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Hope Larson Conquers 2016 with “Batgirl,” “Compass South'” “Goldie Vance” & More

by  in Comic News Comment
Hope Larson Conquers 2016 with “Batgirl,” “Compass South'” “Goldie Vance” & More

The next few weeks will see writer/artist Hope Larson‘s 2016 get even bigger when her run on DC Comics“Batgirl” begins in earnest with artist Rafael Alburqueque, only a few weeks removed from the launch of her First Second graphic novel “Compass South'” drawn by Rebecca Mock. This follows in the footsteps of Larson’s “Goldie Vance” — the much acclaimed mystery series with artist Brittney Williams — which debuted in March.

Throughout, the one thing that’s been at the forefront is how strong and singular her voice as a writer has become. You know when you’re reading a Hope Larson comic, no matter which critically acclaimed story it is, or which publisher is releasing it.

With everything she’s been working on in 2016, it didn’t seem right for us to just look at one project and ignore the rest, so we spoke with Larson about everything. In our expansive interview, Larson talks about her various projects in 2016, finding the proper balance between work-for-hire and creator-driven books, changing up her style from project to project, and telling as wide and diverse a range of stories as possible.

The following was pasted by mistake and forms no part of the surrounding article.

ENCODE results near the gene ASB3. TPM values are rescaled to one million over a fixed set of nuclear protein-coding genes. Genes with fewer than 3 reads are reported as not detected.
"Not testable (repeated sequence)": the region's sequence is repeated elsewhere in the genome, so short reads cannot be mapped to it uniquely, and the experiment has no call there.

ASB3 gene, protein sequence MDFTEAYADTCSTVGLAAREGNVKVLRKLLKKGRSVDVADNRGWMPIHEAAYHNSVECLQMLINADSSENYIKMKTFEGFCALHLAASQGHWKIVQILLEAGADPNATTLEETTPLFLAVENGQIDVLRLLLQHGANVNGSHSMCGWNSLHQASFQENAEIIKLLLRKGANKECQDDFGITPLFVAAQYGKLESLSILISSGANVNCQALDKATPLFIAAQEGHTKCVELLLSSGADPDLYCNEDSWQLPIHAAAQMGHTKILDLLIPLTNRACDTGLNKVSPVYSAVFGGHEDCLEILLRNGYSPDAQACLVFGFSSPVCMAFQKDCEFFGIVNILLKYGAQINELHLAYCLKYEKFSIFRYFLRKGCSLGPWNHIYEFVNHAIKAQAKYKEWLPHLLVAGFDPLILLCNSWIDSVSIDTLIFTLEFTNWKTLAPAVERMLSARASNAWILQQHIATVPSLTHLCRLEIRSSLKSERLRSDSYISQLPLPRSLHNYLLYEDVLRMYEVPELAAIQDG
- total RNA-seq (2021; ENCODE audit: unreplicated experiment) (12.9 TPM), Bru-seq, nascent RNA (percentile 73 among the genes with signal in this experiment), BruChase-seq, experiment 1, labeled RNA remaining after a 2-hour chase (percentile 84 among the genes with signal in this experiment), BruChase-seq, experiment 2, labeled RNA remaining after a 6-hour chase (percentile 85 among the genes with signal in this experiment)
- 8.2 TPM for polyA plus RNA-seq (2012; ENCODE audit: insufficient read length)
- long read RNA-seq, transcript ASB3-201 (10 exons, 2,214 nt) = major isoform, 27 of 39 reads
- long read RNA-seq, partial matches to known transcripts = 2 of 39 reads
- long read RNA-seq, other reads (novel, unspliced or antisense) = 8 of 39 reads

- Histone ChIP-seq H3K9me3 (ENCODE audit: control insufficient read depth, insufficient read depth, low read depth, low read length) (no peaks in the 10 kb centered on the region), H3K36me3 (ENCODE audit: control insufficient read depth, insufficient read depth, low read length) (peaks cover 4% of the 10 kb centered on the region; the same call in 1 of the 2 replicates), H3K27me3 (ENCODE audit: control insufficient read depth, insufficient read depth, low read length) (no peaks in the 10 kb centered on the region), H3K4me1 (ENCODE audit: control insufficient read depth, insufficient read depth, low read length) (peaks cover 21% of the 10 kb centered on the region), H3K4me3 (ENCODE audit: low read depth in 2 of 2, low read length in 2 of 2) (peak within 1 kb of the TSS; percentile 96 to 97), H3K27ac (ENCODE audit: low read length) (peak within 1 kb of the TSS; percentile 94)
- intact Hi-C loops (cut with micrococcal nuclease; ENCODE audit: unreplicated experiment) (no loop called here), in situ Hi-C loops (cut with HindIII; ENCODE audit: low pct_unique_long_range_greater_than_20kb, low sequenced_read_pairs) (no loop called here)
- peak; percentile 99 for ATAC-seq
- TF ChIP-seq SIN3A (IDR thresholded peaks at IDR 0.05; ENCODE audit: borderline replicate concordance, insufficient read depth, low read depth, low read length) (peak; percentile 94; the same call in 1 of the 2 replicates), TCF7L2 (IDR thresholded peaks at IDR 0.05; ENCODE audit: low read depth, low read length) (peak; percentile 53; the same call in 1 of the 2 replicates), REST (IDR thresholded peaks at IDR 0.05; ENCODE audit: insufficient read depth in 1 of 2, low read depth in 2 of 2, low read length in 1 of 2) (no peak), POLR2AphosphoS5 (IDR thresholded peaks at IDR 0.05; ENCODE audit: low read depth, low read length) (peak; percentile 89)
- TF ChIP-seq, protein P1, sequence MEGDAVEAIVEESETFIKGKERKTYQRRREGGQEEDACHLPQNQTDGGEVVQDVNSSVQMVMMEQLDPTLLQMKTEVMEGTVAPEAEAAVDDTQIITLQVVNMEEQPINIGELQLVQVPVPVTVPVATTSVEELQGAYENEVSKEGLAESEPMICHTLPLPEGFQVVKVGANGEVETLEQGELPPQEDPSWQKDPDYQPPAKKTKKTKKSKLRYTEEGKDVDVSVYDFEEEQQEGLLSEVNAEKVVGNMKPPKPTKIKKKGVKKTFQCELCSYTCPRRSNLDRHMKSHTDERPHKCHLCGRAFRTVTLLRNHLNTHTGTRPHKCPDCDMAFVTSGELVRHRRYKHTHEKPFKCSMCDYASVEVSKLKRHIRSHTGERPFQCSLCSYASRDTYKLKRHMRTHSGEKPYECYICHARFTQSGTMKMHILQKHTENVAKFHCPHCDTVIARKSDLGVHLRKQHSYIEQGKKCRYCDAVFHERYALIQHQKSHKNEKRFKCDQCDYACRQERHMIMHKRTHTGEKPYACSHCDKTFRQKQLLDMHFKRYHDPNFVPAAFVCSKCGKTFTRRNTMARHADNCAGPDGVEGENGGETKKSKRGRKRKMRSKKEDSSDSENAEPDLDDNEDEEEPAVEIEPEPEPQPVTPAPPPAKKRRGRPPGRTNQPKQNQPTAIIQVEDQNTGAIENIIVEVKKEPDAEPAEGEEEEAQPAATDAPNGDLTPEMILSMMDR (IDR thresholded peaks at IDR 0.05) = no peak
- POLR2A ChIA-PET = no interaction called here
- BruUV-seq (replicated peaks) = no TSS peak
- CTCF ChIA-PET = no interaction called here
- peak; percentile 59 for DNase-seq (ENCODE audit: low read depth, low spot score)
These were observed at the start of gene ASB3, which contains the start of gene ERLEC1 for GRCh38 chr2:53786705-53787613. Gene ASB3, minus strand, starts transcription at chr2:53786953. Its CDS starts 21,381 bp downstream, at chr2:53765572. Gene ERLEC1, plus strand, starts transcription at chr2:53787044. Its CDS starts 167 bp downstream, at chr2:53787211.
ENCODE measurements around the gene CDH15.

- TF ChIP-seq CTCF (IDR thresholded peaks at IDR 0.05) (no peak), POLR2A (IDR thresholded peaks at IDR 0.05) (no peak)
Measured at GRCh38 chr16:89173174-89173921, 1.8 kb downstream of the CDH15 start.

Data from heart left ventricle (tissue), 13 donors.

CBR News: It’s easy to trace a connection between the conceit of “Batgirl” — young girl becomes inspirational hero — and the themes of your creator-owned works. Is it important to you that you keep what feels like a singular voice?


Hope Larson: Keeping a recognizable voice is something I think about often. I’ve been working for over a decade at this point, and have tackled a variety of different projects, starting from ultra-indie comics like “Salamander Dream” and continuing on to YA and middle-grade graphic novels (“Mercury”; “Compass South”), an adaptation ” (A Wrinkle in Time”), and now serialized comics (“Goldie Vance” at BOOM!, which I co-created with Brittney Williams; “Batgirl”).

It’s hard for me to say if my voice is particularly recognizable across all of these projects, but I forgive myself for having a less-than-cohesive body of work because I started publishing comics in my early 20s and am still finding myself as a writer.

Is it difficult to balance creator-driven and work for hire projects simultaneously? How do you navigate across the industry?

Yeah, it’s hard. The fact is that my passion projects fall on the less-commercial side of things, and I need to do more commercial work and take work-for-hire gigs to stay financially afloat. I enjoy all of it, though, and pushing outside of my comfort zone is good for me as a writer.

I’m excited to return to writing another personal project after a year writing monthly comics; I can already see that I’ve learned a lot. My only complaint is that I’d like to slow down and work on fewer projects at the same time.